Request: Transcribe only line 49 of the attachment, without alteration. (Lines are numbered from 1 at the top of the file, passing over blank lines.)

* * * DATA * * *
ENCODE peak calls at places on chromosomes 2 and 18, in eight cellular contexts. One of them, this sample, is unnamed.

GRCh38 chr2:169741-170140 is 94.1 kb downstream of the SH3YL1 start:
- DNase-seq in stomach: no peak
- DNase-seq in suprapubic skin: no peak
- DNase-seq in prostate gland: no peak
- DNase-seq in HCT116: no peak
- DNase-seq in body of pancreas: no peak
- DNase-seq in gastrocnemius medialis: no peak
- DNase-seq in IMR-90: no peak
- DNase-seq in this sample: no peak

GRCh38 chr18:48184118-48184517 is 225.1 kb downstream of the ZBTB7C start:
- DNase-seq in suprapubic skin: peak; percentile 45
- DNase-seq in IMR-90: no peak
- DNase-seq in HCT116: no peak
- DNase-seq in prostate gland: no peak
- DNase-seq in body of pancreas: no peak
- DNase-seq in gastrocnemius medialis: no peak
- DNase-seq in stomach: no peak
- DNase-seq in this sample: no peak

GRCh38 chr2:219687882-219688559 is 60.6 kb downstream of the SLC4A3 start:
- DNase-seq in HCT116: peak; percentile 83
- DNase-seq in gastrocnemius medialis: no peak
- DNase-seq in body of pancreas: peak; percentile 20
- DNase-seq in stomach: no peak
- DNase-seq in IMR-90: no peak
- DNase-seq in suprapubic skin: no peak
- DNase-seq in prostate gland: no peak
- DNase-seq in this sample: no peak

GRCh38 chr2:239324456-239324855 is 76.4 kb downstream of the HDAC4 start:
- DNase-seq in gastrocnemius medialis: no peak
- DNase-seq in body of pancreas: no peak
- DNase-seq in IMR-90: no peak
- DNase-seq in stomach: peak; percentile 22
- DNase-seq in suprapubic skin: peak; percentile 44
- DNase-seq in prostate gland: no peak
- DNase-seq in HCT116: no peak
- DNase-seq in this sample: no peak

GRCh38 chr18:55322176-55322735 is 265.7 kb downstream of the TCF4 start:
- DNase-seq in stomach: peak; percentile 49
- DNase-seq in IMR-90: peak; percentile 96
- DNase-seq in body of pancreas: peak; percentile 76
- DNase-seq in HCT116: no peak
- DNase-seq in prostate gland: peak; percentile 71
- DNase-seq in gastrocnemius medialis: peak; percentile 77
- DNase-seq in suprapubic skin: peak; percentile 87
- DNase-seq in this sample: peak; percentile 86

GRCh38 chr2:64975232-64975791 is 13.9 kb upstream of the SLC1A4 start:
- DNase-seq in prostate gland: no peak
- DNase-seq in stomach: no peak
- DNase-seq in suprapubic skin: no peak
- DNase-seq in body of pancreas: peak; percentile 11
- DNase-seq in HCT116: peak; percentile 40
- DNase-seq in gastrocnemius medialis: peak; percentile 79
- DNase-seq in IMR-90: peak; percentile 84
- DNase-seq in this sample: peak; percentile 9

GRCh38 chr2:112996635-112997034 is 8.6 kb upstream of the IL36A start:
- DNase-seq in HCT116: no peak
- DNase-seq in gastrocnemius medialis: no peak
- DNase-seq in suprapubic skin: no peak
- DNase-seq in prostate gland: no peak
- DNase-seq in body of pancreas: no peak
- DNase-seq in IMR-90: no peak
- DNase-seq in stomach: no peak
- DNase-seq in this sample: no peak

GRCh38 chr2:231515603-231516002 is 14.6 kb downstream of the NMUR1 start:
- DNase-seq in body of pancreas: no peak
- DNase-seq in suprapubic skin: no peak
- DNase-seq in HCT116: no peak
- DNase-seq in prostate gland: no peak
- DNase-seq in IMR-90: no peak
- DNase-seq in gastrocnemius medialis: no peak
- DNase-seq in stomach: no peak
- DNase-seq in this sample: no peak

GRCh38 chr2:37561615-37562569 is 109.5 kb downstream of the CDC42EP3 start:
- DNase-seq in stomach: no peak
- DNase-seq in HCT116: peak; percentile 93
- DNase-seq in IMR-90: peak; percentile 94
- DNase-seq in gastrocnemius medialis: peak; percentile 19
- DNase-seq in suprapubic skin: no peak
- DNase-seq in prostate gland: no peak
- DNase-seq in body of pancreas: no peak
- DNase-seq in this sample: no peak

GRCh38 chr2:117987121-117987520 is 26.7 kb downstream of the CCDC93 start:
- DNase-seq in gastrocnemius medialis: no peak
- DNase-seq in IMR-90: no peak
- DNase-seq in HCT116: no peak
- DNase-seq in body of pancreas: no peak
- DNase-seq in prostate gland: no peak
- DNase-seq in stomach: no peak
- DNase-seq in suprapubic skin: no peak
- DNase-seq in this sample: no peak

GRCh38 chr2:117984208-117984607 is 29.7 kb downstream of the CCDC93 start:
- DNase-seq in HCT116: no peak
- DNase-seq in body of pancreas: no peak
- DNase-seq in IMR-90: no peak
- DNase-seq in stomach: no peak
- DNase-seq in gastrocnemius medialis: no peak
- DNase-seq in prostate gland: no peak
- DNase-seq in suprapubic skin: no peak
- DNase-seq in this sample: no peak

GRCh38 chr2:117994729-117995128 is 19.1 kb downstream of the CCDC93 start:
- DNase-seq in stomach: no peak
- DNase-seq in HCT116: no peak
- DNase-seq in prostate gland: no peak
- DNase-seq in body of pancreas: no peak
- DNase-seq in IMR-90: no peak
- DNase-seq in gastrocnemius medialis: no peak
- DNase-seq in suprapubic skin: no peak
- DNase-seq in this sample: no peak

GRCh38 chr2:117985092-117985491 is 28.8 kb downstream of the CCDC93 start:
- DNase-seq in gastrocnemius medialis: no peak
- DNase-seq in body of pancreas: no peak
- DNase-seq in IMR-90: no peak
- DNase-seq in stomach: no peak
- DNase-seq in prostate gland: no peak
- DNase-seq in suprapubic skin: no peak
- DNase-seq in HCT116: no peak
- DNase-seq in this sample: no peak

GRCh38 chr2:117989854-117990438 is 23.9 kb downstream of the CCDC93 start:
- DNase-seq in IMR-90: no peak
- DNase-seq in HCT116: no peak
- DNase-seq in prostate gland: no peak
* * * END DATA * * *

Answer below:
- DNase-seq in stomach: no peak